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The "Fun" Part!

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on 26 January 2017

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Transcript of The "Fun" Part!

From the Page to the Stage!
(or
"How to See a Play"
)

What should you bring with you to the performance?
A basic understanding of the art form and your role in it
Know something about the work
Read the Program!
this can inform you about the historical period of the play, or a particular approach the director has to the production
Check out the surroundings

This is the set from
Bloody Bloody Andrew Jackson
in NYC-rock musical written by Michael Friedman; Book and direction by Alex Timbers



"Take Away" Terms
Given Circumstances
-These are what the playwright indicates IN the script through stage directions and dialogue the circumstances of the play--such as time place, passage of time, age/gender/class of characters, backstory etc. Do they actually relate to what is in the script?
Conventions
-Each play might have it's own theatrical convention such as mimed action or using light to represent something that isn't materially on stage. As yourself, do: Do they work?
Character
-Do the actors interpret the characters in a way that is in keeping with script and the tone of the production overall.?
Production choices
-do the elements of design and including any and all detail, more or less abstraction, textures and lines as realized in the costumes and setting help you understand the story or confuse you?
**all productions INTERPRET a script **
Reading a play Versus SEEING A PLAY
Play analysis analyzes the craft of the playwright alone
when reading a play you should always imagine what it might look like
you can study a play script indefinitely because you will always have it
a playwright writes for a general audience they may never meet
Performance analysis requires that you take in with all of your senses HOW it works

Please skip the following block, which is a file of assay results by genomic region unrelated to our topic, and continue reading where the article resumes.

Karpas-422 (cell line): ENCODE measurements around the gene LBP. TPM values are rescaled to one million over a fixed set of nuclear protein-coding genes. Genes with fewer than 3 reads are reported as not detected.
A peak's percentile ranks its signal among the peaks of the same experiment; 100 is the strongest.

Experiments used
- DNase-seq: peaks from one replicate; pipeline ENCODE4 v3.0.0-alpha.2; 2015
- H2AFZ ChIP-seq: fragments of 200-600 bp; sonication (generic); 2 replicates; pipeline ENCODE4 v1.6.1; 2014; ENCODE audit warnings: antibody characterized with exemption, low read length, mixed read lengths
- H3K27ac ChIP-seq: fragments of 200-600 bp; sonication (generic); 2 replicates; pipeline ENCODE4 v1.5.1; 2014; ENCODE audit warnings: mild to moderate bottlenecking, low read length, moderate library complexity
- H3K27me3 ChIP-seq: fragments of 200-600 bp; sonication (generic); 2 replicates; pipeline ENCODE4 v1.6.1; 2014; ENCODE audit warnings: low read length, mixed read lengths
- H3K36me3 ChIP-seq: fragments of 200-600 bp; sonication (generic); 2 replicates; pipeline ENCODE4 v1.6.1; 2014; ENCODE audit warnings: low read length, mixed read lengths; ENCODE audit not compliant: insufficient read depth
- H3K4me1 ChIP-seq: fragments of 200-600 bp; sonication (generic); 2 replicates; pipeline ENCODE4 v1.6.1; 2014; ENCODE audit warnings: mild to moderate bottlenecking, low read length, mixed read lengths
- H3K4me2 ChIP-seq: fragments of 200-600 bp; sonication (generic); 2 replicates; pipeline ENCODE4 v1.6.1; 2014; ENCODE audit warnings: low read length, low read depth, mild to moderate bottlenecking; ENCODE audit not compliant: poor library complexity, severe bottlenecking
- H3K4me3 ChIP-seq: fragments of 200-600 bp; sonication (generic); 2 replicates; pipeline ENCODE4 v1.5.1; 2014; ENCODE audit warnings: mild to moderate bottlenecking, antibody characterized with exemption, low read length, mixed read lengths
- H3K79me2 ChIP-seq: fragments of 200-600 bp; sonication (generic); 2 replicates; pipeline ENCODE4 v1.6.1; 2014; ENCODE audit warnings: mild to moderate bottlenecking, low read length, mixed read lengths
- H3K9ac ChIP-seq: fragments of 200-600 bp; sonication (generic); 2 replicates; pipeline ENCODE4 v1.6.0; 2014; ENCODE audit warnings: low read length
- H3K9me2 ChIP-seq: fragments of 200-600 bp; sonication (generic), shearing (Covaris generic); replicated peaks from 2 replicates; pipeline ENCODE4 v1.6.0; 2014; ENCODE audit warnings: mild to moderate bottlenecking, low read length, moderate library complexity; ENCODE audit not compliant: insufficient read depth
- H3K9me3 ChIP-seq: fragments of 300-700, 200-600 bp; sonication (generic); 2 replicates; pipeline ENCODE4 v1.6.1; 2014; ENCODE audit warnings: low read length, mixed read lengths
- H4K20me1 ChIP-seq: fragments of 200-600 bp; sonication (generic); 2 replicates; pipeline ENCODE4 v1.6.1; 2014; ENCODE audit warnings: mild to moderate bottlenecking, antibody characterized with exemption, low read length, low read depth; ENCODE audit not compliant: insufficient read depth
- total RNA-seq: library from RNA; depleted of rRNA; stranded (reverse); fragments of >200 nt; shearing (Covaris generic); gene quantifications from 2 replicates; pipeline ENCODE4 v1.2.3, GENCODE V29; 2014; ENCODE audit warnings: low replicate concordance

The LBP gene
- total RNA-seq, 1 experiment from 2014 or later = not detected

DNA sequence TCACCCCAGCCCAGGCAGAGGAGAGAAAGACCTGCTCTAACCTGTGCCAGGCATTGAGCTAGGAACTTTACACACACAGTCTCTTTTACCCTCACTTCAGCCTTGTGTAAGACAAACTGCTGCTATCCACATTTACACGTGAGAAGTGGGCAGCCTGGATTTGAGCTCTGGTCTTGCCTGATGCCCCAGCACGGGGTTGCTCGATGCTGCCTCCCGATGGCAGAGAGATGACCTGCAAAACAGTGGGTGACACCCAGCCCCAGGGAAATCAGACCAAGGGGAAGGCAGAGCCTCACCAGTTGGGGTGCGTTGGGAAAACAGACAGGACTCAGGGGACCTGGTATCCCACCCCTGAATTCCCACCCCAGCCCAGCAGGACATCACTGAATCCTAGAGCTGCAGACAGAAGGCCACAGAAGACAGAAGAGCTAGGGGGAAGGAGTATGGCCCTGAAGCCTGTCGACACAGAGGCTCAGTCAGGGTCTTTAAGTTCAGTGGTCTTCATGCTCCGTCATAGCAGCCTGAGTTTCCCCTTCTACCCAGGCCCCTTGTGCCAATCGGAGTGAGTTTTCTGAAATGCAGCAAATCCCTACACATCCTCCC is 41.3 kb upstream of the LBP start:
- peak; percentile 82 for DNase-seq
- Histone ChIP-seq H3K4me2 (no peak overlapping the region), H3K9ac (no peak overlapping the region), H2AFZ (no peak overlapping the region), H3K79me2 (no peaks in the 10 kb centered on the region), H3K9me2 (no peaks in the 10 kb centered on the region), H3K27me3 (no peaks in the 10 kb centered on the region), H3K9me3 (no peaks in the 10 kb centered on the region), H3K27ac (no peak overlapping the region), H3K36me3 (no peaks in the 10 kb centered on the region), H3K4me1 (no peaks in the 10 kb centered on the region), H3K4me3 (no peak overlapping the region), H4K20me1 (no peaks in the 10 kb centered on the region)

a performance is concieved of for a particular audience
you cannot capture the performance so you must rely on your experience and your memory of the experience to analyze it
Remember that the word theatre means "seeing place" and auditorium means "hearing place"--It's your job to do both when you attend a performance!
Two Different examples of the same play: T
he Glass Menagerie
by Tennessee Williams
And yet another example; another interpretation of
The Glass Menagerie
Today we're talking about
PLAY ANALYSIS
(how might it work?)
PERFORMANCE ANALYSIS
(how does it work?)
in contrast to
PERFORMANCE ANALYSIS
(how does it work?)
Performance analysis asks you to evaluate what happens during a particular performance: how does an actor interpret character through movement and sound (beyond the words)? What do the costumes, scenery, and light contribute to the telling of the story?
What is the "Style" of a play? You can determine this by considering the following:
are there abstractions?
detail (ask yourself how much detail (minimal or excessive?) and what is it?
material-(what are items onstage made of? rope? leather, wood, water?)
line and texture ( what are the colors? what are the lines? Crooked or straight?
Full transcript